Petzold presents a world that is manifesting Barbara’s justifiable paranoia, one that constantly pokes and prods at her inviolable wall of privacy. He generally frames her in medium shot, with Hoss placed in corners, her eyes slathered in mascara so they pop out of her pale face, looking with the same intensity as the doctors in the reproduction of Rembrandt’s The Anatomy Lesson of Dr. Nicolaes Tulip that hangs in Dr. Andre’s office. She is alert and pensive, scanning a mise-en-scene that is rebelling against her. Her apartment’s electrical outlets blow out, the doorbell sounds like a clattering death rattle (and usually portends worse), and her bike’s tires pop at regular intervals. Then while at the office, she has to aid Dr. Andre in a lumbar puncture – with work the only place she can project her fears outward. Otherwise she is in constant surveillance of her environs, woman as prison-guard tower. Nina Hoss presents Barbara as an imposing edifice, a stone-faced sphinx who speaks in brief bursts, transmitting as little information as possible. But her eyes tell the tale, climaxing in an ecstatic close-up in the hospital, in which encrustations of anxiety fall from her face, and Barbara is ready to accept her fate.

The fate of the fish in Leviathan is never in any doubt. They will end up on our tables and in our bellies. Filmmakers Lucien Castaing-Taylor and Verena Paravel are interested in how they get there – not the facts of it, though, but the experience, and from every conceivable perspective. The duo used waterproof digital cameras and tied them to fisherman’s heads, shoved them into a pile of the writhing new catch, and dipped them underwater on long poles off the coast of New Bedford, Massachusetts. Herman Melville worked as a whaler in New Bedford, and used the town as a model for Moby Dick, in which great whales are called “leviathans”.

This association reflects on the changing industry in New Bedford, which was the number one dollar value fishing port for the 12th consecutive year, thanks to the sea scallop industry, although it’s a long way from the dominant whaling port it was at the turn of the 20th century. But while the fish are smaller, the sense of awe is still present, as Castaing-Taylor, Paravel and sound designer Ernst Karel cut between the brute reality and industrial noise of life on the boat with the awesome beauty and gurgling solitude of the nature outside of it. When the cameras bob up and under the surface of the water, catching flickering visions of seagulls manifesting out of the dark, it looks as if the world is being created before your eyes. The filmmakers told Dennis Lim in the NY Times that while Melville, as well as philosopher Thomas Hobbes (“life is nasty, brutish and short”), were the original touchstones of their work, it was the original, biblical sense of leviathan as sea monster that ultimately animated their vision. It is a primal, visceral and overwhelming work, one of those artistic breakthroughs that intimates what it might have felt to view the Lumiere’s train riding towards you for the first time.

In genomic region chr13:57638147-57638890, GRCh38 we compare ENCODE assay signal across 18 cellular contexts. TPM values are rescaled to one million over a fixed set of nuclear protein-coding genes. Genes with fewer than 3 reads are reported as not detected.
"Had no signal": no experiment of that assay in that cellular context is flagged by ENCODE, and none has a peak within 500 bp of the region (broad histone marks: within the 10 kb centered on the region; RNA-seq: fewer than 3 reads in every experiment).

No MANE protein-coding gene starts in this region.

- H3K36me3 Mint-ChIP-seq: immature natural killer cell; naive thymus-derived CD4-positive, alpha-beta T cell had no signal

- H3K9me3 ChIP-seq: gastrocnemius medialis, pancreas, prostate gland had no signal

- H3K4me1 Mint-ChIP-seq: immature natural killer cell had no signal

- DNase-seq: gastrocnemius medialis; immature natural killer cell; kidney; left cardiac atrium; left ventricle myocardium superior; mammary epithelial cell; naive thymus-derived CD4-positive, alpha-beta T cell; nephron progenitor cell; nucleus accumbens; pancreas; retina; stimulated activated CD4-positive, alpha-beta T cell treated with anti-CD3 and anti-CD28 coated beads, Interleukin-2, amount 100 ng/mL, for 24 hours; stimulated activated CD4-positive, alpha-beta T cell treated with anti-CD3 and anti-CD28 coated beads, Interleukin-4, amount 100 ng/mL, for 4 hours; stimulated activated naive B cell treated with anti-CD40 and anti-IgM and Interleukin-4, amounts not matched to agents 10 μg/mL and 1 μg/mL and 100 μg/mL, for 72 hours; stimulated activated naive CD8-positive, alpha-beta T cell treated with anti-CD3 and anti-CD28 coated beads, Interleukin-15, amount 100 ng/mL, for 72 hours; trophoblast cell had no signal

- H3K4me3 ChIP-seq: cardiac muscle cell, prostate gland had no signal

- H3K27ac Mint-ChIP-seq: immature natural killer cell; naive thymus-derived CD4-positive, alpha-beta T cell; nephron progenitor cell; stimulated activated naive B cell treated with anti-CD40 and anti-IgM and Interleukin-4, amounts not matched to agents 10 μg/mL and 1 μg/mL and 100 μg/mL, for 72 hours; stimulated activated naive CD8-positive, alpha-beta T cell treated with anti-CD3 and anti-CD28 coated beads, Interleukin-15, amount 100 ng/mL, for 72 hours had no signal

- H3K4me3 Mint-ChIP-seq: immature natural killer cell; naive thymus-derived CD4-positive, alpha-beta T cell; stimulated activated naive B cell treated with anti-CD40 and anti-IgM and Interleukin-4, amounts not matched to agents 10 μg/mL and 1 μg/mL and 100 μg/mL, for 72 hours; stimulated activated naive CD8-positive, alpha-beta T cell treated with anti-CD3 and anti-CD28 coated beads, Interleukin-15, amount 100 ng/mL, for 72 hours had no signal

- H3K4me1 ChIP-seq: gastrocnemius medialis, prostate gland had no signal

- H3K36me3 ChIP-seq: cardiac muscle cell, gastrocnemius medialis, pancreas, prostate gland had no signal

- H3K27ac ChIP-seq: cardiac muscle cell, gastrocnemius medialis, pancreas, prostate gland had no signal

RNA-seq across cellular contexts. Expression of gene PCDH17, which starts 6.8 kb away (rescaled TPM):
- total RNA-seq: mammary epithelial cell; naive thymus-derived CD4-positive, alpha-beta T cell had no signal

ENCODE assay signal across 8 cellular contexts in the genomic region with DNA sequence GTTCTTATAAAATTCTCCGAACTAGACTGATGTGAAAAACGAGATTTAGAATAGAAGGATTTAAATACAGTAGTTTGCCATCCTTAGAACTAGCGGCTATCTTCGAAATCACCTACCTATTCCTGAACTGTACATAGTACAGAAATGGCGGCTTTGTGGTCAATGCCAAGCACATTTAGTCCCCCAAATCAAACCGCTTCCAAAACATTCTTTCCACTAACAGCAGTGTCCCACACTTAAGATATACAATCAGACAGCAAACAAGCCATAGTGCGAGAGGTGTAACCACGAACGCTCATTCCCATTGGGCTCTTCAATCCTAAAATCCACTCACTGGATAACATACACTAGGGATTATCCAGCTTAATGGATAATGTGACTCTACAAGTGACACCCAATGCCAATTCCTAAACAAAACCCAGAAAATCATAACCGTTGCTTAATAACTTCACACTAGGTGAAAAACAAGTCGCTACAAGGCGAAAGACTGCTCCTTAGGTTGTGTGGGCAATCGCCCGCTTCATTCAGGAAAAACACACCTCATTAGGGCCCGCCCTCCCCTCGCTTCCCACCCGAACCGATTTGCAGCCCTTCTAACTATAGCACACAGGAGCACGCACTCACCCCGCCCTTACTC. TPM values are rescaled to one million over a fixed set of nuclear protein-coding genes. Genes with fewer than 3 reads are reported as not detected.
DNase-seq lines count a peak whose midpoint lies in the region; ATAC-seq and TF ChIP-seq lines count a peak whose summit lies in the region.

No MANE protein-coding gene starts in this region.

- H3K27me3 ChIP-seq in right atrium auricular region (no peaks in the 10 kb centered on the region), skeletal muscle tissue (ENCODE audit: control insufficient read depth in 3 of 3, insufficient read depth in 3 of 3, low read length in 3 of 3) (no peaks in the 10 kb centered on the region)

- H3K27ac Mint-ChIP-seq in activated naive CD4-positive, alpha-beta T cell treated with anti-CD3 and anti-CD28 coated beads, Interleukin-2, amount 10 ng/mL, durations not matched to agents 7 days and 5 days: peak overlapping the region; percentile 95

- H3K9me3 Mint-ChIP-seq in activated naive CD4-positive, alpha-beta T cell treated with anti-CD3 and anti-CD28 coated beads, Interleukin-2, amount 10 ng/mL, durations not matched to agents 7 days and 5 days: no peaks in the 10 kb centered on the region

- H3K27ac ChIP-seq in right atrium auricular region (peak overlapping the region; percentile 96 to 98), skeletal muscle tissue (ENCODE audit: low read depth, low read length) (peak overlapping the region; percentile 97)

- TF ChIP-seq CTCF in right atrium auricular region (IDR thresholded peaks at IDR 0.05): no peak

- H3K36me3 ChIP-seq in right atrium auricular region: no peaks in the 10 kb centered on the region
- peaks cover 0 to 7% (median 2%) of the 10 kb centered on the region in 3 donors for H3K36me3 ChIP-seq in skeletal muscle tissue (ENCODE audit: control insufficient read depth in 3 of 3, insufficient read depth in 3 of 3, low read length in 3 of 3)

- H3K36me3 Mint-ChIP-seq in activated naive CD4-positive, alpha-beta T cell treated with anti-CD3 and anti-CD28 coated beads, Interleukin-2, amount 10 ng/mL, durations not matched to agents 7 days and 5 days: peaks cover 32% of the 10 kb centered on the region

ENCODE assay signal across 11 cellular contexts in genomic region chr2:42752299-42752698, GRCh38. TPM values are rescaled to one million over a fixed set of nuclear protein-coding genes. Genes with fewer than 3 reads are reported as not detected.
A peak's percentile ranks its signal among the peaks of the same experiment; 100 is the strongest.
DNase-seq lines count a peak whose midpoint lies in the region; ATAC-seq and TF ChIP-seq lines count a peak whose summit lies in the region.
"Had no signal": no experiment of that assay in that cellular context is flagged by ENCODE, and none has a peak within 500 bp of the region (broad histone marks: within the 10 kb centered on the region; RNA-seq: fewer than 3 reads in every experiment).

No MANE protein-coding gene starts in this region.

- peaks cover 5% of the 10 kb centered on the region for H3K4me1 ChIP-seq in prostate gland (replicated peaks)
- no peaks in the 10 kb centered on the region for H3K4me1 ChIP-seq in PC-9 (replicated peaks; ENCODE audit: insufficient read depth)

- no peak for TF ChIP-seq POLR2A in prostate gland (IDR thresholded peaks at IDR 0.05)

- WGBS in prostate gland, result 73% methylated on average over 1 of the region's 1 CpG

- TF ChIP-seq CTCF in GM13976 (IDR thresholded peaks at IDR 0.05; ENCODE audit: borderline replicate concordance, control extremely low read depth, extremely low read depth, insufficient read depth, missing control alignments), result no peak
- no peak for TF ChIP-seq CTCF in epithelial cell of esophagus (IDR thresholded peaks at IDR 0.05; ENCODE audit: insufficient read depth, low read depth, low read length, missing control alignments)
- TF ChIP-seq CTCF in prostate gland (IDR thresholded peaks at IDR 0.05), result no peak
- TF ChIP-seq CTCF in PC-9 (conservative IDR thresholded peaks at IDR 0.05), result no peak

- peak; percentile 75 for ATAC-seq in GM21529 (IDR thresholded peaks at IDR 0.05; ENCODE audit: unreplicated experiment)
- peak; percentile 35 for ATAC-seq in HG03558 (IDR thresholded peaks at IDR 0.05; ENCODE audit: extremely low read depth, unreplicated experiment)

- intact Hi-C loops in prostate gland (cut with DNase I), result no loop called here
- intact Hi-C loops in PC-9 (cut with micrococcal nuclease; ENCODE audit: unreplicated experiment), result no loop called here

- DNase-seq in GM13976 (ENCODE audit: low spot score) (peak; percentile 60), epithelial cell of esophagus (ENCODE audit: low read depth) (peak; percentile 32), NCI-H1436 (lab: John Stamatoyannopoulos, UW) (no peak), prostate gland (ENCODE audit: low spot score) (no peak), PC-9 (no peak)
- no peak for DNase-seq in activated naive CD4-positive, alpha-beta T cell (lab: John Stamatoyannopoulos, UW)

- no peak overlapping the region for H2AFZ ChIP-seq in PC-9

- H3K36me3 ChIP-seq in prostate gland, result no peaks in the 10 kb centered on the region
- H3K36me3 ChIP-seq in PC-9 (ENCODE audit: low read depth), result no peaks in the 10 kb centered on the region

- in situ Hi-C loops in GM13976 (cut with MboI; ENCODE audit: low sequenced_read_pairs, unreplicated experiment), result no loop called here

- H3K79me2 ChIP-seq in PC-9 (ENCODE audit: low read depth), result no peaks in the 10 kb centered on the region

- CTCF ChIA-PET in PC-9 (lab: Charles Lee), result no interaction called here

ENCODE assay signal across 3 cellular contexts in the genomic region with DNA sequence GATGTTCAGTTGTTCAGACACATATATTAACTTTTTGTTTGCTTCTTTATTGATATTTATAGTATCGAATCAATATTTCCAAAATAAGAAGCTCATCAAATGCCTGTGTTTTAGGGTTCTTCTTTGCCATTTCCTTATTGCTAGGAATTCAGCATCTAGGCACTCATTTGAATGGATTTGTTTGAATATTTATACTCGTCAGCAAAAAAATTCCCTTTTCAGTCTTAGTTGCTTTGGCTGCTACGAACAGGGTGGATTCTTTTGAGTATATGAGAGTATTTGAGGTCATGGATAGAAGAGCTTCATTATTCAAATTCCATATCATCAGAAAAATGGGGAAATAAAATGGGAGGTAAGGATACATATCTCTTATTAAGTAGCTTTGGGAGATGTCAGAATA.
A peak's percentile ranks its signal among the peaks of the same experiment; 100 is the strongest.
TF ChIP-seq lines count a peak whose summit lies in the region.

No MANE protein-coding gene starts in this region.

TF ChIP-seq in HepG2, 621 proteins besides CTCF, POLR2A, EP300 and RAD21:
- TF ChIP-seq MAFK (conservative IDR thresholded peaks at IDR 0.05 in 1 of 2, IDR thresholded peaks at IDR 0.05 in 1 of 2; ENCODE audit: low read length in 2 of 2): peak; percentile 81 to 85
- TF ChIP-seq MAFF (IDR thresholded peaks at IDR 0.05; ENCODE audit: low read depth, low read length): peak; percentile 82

If Leviathan feels like something bracingly new, Holy Motors is obsessed with the old – with old films, old actors and old age. After years of failing to secure funding for his work, Leos Carax fueled all of his rage at the business and love for the medium into this weary spectacular. Denis Lavant plays Oscar, a burnt-out itinerant actor who travels in a stretch limo around Paris (which has a similar tomb-like quality to that of Cosmopolis), heading to nine “appointments” in which he performs scenes in a variety of genres, from softcore porn to tearjerking melodrama to a grandly romantic musical reminiscent of Jacques Demy. His whole life is performance, and performance is life, acting for an invisible crowd that we see in the opening scene lolling contentedly in their seats.